The Northeast corner of the Lionshead fire grew over the weekend and this morning (9/14/20), That fire activity led to the Evacuation Level for Sidwalter and Miller Flats to be raised to a Level 2 – “be SET to go at a moment’s notice.” Also, Simnasho & Schoolie Flats residents are in a Level 1 – “be aware there is a fire in the area and be READY.”
Today’s priority on the Lionshead Fire is protecting life and properties on the Warm Springs Reservation. Crews have begun strategic firing operations off the B-200 road further to the east. As the fire continues to move to the north, crews will be focusing on staying ahead of the fire, watching the Cedar and Badger Creek drainages closely as it continues to push to the north and northeast.
Firefighters are also providing structure protection to protect the Warm Springs community. The Warm Springs Hotshots are starting their day at Sisi Butte and are looking for opportunities to take a control line to the north. On the North west flank, crews will continue securing a spot fire between the 46 Road and the powerline corridor north of Breitenbush and preparing containment options using roads in the area.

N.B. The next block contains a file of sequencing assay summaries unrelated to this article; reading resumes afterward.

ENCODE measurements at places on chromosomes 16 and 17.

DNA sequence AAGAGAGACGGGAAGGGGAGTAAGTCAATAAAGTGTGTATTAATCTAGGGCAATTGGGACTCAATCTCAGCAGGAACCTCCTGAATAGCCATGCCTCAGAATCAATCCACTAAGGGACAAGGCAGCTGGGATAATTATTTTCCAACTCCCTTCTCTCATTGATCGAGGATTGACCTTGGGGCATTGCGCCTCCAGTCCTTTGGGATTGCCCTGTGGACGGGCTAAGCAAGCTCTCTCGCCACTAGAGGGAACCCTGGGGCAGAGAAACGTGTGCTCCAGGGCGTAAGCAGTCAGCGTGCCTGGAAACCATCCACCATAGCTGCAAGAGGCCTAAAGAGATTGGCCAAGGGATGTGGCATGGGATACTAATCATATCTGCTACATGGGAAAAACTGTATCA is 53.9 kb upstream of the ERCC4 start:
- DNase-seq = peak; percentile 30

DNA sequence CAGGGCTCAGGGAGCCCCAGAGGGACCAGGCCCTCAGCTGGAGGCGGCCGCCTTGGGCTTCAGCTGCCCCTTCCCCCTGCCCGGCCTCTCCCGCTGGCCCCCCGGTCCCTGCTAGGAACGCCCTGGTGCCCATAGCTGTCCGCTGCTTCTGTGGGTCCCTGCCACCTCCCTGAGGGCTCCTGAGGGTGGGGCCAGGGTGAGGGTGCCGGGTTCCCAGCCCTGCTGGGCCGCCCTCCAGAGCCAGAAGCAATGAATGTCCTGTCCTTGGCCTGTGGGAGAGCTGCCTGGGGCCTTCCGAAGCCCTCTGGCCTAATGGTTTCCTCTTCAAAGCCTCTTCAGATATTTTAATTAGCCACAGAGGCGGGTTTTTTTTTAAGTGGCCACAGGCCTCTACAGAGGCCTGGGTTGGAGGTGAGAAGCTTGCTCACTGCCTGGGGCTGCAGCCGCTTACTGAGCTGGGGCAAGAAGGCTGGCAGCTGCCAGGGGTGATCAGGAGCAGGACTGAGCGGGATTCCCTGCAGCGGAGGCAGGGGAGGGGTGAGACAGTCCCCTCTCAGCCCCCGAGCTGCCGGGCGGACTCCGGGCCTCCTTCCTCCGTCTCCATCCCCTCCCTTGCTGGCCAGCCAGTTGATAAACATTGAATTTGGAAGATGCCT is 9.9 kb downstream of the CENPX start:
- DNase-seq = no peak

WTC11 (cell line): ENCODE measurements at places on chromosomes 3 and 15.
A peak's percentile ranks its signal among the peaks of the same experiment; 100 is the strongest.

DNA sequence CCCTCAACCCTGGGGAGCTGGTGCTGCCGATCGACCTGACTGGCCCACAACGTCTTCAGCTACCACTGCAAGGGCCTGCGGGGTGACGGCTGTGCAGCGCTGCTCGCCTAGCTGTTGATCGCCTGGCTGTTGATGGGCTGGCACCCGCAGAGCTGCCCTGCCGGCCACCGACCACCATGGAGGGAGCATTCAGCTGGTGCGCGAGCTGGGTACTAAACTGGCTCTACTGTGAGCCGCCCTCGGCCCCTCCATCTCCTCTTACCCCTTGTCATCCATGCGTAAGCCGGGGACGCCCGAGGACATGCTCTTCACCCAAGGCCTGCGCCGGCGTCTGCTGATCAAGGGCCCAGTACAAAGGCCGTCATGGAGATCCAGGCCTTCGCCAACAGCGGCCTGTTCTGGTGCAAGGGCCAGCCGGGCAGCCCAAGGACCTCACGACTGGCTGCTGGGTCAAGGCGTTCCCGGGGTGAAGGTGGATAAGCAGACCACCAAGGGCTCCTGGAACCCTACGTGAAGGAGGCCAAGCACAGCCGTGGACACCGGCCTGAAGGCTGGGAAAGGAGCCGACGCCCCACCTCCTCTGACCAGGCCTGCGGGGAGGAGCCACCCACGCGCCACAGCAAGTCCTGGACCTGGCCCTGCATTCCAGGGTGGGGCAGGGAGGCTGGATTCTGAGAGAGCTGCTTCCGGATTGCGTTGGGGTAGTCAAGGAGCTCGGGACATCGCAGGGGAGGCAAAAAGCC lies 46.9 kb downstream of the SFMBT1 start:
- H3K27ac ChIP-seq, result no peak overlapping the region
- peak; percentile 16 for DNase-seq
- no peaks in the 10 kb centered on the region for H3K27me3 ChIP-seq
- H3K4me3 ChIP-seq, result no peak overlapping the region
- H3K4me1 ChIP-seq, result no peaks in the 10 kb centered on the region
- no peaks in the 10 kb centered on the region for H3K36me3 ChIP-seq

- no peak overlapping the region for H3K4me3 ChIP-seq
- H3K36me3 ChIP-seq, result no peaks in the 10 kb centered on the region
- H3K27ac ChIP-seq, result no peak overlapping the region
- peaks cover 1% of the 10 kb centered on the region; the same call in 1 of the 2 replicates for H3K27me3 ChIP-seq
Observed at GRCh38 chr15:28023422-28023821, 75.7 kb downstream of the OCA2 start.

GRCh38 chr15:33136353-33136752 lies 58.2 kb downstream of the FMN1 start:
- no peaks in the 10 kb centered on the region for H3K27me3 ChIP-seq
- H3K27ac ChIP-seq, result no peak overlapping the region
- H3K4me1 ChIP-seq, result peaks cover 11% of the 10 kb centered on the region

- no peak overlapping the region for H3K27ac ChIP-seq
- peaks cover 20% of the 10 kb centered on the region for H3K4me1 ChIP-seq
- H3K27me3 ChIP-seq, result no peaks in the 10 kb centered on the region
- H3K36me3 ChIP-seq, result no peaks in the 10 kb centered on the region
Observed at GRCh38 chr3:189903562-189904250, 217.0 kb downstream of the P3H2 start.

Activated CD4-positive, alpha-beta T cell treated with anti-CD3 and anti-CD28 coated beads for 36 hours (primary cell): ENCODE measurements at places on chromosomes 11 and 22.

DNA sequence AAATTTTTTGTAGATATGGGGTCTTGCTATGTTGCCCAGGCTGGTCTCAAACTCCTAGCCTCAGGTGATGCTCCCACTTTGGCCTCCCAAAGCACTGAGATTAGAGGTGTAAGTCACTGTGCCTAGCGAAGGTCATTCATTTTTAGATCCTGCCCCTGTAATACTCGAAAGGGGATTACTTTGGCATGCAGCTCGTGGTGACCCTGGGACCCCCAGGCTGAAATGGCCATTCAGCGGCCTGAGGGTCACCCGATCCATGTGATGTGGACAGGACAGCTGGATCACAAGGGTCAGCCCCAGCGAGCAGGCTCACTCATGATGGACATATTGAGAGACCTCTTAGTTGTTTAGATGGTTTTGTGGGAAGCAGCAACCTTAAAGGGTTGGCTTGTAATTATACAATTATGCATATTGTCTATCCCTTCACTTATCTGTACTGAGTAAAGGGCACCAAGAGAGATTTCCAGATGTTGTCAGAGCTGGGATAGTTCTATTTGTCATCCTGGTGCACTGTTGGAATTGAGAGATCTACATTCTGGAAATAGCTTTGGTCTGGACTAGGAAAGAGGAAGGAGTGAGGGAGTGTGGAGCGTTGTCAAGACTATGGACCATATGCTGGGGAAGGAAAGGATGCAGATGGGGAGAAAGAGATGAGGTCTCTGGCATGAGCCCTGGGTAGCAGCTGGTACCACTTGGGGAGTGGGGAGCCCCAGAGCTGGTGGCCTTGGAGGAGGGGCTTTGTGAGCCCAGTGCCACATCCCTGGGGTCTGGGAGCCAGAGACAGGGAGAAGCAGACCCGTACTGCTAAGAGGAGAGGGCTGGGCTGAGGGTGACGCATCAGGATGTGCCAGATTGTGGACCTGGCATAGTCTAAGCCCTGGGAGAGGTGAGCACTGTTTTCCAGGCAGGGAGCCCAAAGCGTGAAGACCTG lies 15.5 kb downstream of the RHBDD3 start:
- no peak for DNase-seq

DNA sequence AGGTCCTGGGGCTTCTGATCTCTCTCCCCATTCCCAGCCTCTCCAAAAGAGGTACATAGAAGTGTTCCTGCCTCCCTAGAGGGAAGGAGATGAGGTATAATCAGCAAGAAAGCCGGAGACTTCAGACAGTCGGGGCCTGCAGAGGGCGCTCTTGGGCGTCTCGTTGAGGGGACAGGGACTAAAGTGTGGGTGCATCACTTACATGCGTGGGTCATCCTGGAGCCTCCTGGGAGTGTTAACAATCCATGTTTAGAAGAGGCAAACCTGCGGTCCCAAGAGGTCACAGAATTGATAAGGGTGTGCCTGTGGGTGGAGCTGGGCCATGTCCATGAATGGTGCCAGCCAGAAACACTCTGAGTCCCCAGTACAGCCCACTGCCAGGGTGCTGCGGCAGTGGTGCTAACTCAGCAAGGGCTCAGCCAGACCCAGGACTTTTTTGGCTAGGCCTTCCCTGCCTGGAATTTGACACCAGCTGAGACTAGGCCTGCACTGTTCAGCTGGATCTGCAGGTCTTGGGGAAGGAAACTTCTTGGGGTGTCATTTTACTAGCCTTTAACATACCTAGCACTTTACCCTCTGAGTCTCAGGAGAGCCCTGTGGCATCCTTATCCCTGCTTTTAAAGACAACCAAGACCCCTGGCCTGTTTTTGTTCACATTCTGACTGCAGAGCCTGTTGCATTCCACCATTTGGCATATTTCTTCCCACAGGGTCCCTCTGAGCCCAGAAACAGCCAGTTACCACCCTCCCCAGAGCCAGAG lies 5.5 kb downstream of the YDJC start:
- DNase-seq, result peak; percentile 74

You can see today’s full, morning fire update HERE
View today’s fire map HERE
Hazardous air quality today kept Warm Springs Tribal Offices and the Warm Springs IHS Clinic closed today except for essential services. CTWS is scheduled to open tomorrow morning at 8am unless there are any changes to the situation.
There is a Shelter set up at the Old Elementary School Gym Building for anyone needing relief from the smoke. This will also be the Evacuation Center as needed should evacuation levels increase. The entrance is through the back door.
Motorists are reminded to reduce speed and keep your headlights on driving in Central Oregon with the thick smoke conditions.
Well, the weather didn’t pan out as forecasters had hoped. That means smoke should stick around until the end of this week. Air quality across the region is bad. The National Weather Service predicts unhealthy air quality will last through the week. That means more people could experience the short-term effects of breathing in all that soot. Everything from headaches and itchy throats to wheezing and shortness of breath.
Longer-term, doctors worry about what chronic smoke exposure could mean for people dealing with lung and heart conditions. It’s also a mental health concern, especially for people near the fires, says Lauren Jenks, with the Washington state Department of Health. Jenks: “It’s the trauma of being in a fire, and maybe losing their home. It’s emotional impacts and mental health impacts, and some very intense and long-term exposure to the smoke.”
She’s concerned about the mental health problems that may come with further isolation during the pandemic. But she says it’s important not to gather indoors and spread the coronavirus, even if that is where you can breathe better air.
FOR ADDITIONAL FIRE INFORMATION: Fire Information: 971-277-5075